• As far as what bash and bash scripts are for conceptually, I can't imagine any clearer explanation than what is found here: unix.stackexchange.com/a/169765/135943 Should be the first thing read by any relatively experienced programmer seeking to learn bash. – Wildcard Dec 10 '15 at 5:25
  • @Wildcard: Files such as .profile must be sourced, not run in a subshell, or there'd be no way for them to set shell and environment variables. I can't see how any shell would be able to do that. – Tom Zych Dec 10 '15 at 9:48
  • 1
    @TomZych: Right, that was my point. I didn't state it absolutely only because I know virtually nothing about the more esoteric shells such as fish, tcsh or pyshell. – Wildcard Dec 10 '15 at 15:58
  • Related: Can I use Python as a bash replacement? – Piotr Dobrogost Dec 20 '15 at 15:25
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Not really. The .profile and .bashrc (and .bash_logout and .bash_profile) are specific to the shell. That is, the shell programs and only the shell programs read these files. It (the shell) does not execute these as a separate process, but rather source them, in a way similar to how Python does an import, but far less elegantly. If you want something similar, you need to find a python-based shell. An answer to that related question is found here.

The closest you can get is a python script that does its work and then exports its shell-compatible KEY=VALUE pairs, prints them to standard out, and then in the .profile or whatever, you have (for instance):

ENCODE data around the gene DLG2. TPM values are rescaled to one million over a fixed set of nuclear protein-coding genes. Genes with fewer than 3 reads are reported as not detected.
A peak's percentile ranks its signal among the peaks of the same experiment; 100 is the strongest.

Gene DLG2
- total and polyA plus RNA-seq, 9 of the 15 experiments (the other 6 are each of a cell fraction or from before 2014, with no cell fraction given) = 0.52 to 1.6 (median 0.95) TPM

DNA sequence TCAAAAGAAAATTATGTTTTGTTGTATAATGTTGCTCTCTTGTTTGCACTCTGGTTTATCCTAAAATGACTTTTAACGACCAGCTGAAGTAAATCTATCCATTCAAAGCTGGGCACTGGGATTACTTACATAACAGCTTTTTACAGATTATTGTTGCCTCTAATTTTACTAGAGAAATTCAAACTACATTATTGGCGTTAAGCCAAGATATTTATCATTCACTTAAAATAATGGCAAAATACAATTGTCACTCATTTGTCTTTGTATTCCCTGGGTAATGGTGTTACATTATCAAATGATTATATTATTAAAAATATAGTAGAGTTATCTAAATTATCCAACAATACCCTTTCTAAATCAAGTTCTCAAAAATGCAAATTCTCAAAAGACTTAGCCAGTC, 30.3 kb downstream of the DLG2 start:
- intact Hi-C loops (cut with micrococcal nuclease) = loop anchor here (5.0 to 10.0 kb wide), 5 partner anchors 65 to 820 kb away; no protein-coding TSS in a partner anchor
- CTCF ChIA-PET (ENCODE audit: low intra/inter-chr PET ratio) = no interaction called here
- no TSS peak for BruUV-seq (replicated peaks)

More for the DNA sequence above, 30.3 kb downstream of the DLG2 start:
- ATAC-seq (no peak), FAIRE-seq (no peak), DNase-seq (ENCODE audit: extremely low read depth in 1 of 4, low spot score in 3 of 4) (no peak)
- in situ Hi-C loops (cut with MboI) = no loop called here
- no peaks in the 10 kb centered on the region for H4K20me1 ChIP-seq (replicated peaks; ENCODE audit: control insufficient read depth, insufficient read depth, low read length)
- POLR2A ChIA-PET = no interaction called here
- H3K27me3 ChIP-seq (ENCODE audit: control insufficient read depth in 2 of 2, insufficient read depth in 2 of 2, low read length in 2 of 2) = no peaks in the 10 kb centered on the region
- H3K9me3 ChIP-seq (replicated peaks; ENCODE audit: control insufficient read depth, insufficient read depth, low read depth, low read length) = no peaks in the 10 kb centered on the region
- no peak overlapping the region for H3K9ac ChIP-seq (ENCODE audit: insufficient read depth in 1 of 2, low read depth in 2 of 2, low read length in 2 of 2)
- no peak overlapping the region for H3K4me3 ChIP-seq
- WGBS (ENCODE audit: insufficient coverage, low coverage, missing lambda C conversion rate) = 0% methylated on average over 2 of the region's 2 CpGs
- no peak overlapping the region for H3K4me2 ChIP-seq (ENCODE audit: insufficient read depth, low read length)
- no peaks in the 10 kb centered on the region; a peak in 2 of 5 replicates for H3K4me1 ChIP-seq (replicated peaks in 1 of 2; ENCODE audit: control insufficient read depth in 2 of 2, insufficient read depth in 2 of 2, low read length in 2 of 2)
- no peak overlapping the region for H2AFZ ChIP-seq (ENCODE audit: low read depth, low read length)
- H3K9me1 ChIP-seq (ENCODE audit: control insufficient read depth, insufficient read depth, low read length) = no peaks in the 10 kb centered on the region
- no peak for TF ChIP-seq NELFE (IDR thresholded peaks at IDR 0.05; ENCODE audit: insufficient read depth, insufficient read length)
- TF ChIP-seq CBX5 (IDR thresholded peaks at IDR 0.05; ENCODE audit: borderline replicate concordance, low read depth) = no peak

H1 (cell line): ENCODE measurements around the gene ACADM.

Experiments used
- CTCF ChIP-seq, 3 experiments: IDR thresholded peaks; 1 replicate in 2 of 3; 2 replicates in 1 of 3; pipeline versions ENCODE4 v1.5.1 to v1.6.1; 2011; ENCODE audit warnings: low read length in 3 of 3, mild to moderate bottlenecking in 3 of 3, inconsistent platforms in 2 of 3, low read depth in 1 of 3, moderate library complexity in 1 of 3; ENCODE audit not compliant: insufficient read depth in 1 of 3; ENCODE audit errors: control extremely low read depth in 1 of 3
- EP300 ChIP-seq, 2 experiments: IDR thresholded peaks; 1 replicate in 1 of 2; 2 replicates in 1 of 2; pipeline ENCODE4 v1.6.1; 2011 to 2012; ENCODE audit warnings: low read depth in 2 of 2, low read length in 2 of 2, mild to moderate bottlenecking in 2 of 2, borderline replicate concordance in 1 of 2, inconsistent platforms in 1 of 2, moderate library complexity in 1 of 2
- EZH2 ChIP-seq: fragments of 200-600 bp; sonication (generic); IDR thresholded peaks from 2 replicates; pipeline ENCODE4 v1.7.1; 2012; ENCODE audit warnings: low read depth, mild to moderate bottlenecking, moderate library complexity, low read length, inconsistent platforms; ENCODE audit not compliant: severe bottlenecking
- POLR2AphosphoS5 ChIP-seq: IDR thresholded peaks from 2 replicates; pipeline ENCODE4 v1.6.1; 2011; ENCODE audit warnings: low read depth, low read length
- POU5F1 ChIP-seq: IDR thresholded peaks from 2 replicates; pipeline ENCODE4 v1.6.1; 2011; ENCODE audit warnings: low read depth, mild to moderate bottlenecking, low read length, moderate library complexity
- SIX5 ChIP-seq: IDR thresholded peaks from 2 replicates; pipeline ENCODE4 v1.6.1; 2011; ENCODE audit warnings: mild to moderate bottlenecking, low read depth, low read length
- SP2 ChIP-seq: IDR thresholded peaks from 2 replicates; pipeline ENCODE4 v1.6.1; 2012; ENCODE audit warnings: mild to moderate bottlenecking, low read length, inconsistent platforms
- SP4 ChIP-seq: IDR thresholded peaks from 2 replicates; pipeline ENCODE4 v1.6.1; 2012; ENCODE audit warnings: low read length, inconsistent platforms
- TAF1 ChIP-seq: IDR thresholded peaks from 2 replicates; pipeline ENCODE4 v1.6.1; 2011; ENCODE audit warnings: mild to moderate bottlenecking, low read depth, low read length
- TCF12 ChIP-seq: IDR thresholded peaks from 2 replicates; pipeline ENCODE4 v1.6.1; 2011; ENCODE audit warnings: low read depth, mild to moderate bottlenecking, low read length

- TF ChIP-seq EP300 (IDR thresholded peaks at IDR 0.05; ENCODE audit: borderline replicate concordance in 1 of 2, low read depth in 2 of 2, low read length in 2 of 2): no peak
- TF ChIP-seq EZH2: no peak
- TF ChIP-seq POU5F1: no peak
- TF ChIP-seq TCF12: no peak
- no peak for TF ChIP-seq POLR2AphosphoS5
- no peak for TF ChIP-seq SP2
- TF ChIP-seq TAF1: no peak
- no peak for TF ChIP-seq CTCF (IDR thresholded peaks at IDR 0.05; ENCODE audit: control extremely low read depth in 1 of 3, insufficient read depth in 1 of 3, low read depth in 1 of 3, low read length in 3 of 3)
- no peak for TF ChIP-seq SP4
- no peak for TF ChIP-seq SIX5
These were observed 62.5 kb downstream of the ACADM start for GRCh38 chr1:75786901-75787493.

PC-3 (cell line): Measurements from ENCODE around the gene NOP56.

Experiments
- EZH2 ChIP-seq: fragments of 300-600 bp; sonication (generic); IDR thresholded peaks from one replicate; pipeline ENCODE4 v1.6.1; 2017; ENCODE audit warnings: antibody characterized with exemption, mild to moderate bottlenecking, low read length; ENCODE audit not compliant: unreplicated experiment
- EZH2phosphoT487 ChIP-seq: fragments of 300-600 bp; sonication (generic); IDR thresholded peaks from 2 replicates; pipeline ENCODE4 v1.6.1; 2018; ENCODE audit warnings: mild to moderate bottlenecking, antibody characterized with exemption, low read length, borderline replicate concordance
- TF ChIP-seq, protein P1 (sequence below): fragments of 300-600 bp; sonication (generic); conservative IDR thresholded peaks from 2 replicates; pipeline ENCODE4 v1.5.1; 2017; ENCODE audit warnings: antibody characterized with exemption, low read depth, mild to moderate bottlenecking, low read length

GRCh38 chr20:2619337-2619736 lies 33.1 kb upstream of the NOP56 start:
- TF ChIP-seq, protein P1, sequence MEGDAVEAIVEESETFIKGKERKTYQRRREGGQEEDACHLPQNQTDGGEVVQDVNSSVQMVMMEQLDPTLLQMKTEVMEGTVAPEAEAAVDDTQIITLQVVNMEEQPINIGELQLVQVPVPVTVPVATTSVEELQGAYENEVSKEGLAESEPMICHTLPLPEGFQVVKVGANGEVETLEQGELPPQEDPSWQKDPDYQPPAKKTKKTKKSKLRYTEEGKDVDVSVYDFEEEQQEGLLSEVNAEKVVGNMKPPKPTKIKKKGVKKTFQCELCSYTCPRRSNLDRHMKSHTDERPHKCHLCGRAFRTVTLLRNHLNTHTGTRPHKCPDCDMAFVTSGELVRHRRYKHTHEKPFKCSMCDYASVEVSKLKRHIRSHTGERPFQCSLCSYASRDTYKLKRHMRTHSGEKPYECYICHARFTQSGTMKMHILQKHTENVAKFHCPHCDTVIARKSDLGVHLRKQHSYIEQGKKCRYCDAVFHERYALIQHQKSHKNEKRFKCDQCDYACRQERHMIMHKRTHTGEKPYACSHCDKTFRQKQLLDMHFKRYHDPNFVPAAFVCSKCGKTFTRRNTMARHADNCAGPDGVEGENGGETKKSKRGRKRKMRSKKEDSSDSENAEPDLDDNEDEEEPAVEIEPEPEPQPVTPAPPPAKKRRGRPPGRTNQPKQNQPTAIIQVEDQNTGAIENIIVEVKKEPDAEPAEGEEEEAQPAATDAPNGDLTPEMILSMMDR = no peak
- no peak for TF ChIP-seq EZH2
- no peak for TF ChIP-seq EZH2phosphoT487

set -a
eval `python $HOME/.profile.py`
set +a

You must, however, take care of several things. First, all these VALUEs must be appropriately quoted. Usually, you want single-quotes, unless the VALUE contains single-quotes. Second, certain shell variables should not be overwritten (unless you know what you're doing): SECONDS, RANDOM come to mind.

By the way: The set pair turn on and off automatic exporting, so that whatever variables you send from python to the shell, then get exported by the shell to sub-processes. This isn't necessary if your python script precedes each KEY with the term export. (However, strictly speaking, that's incompatible with the original Bourne shell.)

  • I'm not looking for a way to glue together Python and bash, so only the first two sentences of this answer are truly useful to me. The third sentence, referring to another question, is a less detailed version of the question chain I already referred to. Could you update the answer based on this? I have also set up a new, more relevant question here: unix.stackexchange.com/questions/248614/… – user89 Dec 10 '15 at 17:51
  • Could you update your question to better suit my answer :P I updated my answer to address the very last question in your original post. You seem to have two separate use cases: (1) writing code to do things useful in setting your environment -- which I address above; (2) interactively using a UNIX system, which you seem to ask in your 2nd question. Fact is, the shell is the best way to interact with the system. If you want to avoid fancy scripting, but still need to use the results, the above answer is a fine way to do it. – Otheus Dec 17 '15 at 10:57